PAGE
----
Sileach emerges as game changer for Lithium Australia
Lithium Australia’s (ASX:LIT) announcement on Tuesday morning that it had successfully completed a pilot plant testing program at ANSTO Minerals’ Lucas Heights testing facility is a significant development for the company.
ANSTO Minerals is a division of the Australian Nuclear Science and Technology Organisation. The testing program was flagged in March when the Australian Federal Government provided the Perth-based group with a grant to progress its proprietary Sileach process for recovering metals, lithium in particular, from silicate minerals.
It is important to examine the impact this development had when the grant was approved in order to understand the significance of today’s announcement. As analysts and investors gained an appreciation of the potential income that could flow from successfully developing an efficient recovery process, the company’s shares doubled in the ensuing month.
Today’s announcement touches on several important aspects of the program. A continuous pilot plant feed was undertaken between September 12 and September 17 inclusive, treating ore from Lepidolite Hill in Western Australia using LIT’s halogen based Sileach process.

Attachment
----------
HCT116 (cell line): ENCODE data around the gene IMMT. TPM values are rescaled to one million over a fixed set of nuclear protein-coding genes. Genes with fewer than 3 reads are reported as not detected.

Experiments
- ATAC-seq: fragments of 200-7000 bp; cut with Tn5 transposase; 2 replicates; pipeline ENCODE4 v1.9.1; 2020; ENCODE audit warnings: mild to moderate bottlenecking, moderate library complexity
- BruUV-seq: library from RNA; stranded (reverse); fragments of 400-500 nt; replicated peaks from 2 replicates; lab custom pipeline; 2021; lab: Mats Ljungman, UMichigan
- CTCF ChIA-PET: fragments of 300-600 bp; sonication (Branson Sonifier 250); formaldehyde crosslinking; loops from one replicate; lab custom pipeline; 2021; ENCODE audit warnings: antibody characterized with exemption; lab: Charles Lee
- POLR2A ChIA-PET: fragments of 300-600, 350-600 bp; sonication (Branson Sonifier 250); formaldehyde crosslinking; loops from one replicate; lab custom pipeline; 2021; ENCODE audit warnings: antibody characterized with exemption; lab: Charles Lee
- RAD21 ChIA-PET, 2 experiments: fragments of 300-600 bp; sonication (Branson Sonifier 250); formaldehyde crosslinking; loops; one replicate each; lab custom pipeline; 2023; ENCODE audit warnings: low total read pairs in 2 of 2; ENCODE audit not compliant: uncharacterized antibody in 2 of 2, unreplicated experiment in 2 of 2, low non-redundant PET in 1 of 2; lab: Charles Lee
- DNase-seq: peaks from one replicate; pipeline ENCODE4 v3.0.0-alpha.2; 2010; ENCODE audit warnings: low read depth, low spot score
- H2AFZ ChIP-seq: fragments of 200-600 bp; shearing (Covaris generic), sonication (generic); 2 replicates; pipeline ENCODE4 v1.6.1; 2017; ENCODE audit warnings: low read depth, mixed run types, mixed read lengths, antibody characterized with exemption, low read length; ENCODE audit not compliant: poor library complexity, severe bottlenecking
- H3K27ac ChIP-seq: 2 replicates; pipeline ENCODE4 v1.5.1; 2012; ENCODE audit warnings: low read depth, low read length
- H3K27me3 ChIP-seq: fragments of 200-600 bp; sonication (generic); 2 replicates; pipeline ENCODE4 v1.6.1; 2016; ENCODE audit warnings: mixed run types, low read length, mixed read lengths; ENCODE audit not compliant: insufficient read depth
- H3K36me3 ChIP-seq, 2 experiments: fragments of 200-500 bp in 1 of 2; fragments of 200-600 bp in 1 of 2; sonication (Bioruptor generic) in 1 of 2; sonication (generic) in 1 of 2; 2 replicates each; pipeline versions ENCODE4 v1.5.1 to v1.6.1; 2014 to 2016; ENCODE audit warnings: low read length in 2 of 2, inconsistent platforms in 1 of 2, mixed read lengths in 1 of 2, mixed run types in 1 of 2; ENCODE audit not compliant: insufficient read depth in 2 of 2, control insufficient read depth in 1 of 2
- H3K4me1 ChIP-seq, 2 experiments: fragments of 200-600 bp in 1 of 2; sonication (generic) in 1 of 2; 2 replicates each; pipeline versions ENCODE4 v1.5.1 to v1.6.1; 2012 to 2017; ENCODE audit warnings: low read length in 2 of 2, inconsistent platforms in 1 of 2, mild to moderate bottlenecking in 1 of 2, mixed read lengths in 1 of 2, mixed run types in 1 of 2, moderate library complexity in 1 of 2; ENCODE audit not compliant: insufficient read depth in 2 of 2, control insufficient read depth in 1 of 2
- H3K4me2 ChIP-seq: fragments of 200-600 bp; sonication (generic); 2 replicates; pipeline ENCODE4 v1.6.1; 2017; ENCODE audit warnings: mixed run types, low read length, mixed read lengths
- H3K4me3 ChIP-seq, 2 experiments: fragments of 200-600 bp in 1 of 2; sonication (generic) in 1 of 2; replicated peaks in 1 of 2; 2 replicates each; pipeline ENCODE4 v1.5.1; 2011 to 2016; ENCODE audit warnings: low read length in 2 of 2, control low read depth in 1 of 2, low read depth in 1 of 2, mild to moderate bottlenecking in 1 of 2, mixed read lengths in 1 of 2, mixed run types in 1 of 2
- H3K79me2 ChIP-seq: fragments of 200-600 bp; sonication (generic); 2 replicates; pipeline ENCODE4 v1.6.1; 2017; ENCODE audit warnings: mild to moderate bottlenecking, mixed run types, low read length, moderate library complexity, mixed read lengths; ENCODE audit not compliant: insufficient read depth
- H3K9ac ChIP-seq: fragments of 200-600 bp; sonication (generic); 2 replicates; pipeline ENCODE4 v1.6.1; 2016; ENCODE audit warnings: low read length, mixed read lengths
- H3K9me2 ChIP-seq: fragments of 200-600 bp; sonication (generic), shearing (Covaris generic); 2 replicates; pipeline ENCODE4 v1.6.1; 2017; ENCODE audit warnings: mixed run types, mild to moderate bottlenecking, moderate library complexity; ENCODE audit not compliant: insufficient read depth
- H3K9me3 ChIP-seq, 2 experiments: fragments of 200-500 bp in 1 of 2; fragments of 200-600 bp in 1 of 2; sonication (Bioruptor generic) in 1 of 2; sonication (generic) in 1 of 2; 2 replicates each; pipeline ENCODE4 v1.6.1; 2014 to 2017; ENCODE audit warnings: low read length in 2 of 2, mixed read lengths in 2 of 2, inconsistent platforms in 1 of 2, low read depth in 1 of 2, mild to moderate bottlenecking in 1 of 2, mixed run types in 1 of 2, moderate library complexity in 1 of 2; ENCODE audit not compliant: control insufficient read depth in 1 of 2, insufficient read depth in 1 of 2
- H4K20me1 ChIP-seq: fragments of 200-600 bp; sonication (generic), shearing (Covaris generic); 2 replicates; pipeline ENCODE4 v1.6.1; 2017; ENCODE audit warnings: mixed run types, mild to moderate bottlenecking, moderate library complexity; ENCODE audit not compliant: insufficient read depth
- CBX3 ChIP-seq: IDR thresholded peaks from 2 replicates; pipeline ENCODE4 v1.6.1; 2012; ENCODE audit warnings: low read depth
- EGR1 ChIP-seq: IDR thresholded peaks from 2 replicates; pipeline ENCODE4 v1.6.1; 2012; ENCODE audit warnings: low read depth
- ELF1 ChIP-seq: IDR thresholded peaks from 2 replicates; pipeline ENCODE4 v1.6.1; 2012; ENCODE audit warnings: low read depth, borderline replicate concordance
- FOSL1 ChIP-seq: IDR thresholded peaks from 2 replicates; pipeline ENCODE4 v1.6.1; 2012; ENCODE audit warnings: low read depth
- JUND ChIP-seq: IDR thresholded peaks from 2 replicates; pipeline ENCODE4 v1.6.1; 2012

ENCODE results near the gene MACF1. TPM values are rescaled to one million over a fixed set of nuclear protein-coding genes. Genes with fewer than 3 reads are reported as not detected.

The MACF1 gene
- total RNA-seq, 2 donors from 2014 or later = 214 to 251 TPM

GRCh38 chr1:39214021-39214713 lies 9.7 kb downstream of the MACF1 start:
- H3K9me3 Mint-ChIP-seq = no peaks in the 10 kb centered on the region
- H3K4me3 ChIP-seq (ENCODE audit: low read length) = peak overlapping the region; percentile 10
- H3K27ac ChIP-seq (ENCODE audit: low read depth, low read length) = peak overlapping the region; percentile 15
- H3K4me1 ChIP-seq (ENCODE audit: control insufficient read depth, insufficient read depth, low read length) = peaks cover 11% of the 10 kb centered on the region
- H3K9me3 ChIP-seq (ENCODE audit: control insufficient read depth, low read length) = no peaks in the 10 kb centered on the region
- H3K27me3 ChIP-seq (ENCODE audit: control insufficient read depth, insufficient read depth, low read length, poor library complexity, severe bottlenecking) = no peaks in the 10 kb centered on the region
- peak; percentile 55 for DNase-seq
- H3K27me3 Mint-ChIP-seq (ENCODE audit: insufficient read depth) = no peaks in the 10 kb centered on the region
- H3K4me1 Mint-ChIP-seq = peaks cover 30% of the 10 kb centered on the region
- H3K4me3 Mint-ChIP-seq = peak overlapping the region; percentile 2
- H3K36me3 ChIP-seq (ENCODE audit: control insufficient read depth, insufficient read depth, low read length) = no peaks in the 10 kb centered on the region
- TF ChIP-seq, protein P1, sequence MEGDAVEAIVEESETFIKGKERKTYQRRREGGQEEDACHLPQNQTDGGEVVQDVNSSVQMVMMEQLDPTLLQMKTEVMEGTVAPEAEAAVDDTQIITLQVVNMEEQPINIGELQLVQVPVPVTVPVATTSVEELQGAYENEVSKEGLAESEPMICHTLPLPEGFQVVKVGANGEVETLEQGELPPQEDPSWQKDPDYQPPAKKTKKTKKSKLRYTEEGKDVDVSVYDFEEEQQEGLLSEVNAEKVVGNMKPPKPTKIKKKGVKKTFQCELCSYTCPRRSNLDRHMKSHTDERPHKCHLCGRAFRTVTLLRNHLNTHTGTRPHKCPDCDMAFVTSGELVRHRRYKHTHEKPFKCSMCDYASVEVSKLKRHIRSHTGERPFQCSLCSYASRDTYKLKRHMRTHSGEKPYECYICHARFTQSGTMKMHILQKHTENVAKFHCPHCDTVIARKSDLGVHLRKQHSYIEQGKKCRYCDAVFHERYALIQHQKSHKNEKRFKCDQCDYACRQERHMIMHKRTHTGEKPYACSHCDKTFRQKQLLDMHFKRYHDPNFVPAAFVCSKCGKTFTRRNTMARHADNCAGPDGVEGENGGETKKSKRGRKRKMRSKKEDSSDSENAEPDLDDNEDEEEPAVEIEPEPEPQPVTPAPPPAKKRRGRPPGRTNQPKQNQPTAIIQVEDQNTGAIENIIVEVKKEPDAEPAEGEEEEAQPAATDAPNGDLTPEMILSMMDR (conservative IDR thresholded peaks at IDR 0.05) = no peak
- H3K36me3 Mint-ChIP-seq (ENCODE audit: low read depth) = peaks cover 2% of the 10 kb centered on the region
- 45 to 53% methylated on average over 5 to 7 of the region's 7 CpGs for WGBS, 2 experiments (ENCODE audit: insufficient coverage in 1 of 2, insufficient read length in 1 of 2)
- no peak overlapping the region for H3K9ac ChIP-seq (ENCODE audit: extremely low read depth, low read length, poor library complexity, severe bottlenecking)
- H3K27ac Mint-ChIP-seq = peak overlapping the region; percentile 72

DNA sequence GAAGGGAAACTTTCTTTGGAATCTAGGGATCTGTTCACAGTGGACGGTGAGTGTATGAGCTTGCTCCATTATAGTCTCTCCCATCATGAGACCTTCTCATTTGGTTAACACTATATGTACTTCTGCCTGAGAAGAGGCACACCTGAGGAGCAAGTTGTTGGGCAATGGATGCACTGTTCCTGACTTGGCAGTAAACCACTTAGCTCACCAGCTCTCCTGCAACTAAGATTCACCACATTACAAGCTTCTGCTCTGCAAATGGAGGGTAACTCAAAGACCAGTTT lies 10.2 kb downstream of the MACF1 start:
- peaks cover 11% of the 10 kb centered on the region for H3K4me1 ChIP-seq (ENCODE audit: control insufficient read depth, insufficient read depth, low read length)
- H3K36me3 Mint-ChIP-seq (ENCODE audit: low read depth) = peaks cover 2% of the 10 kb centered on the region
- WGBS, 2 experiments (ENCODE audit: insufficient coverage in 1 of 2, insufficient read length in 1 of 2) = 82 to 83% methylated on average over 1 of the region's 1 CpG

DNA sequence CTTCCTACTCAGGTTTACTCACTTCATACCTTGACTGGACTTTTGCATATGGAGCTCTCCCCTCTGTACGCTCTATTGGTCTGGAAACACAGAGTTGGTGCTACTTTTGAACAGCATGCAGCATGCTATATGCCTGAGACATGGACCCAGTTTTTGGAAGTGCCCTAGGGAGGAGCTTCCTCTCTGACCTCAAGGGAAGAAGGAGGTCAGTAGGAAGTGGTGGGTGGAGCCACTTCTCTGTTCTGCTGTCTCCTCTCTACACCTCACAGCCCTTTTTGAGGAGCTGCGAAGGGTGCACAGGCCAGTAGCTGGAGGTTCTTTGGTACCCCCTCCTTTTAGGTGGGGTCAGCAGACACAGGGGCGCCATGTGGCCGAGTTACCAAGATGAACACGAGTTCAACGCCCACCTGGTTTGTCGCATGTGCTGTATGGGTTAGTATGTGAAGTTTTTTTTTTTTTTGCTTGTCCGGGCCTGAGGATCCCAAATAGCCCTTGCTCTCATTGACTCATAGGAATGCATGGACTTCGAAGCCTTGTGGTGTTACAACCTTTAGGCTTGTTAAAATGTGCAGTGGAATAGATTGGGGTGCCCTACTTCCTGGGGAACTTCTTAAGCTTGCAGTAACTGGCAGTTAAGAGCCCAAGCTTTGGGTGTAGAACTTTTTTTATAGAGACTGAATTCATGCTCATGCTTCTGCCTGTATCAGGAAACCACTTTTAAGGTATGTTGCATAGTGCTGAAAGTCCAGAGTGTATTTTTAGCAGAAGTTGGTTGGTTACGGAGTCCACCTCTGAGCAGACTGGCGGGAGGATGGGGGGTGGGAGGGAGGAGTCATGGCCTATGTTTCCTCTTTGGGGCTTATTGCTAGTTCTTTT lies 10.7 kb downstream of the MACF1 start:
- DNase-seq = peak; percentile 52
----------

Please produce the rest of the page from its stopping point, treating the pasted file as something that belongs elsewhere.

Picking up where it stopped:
Approximately 650 kilograms of lepidolite ore was processed at an average throughput of 6 kilograms per hour. The pilot plant itself consists of leaching and impurity removal circuits and had been designed on similar ore to that processed during the pilot plant run.
Having produced a purified lithium containing liquor, devoid of impurities, the purified liquor will be processed through to high purity lithium carbonate in a second pilot campaign in the near future.
Importantly, extraction of lithium in the Sileach process exceeded 95% in the leach circuit, validating both the overall extraction and accelerated rate of extraction of lithium achieved in the laboratory test program.
LIT’s Managing Director, Adrian Griffin, was upbeat about the results saying, “The results show that exceptional lithium extractions can be achieved without the need for fine grinding, or the production of clean concentrates, and it is also important to note that the material processed was not subjected to pre-concentration, but still achieved outstanding performance with minimal feed preparation”.
In short, this means that LIT can assist in cutting costs, as well as maximising production by treating ore that may previously not have been commercially viable.
A move towards commercialisation now that testing is complete is still some way off, so if considering this stock for your portfolio seek professional financial advice.
The next step will be to process low-grade spodumene concentrates (about 4.5% Li2O) from Pilbara Minerals’ Pilgangoora project, with the trial intentionally focused on lower grade products where no other process can recover lithium at commercially viable costs.
This will be the first step of LIT’s commercialisation agreement with Pilbara Minerals, and if successful will be the foundation for the establishment of a lithium chemical processing plant in Port Hedland, which is in close proximity to the Pilgangoora project.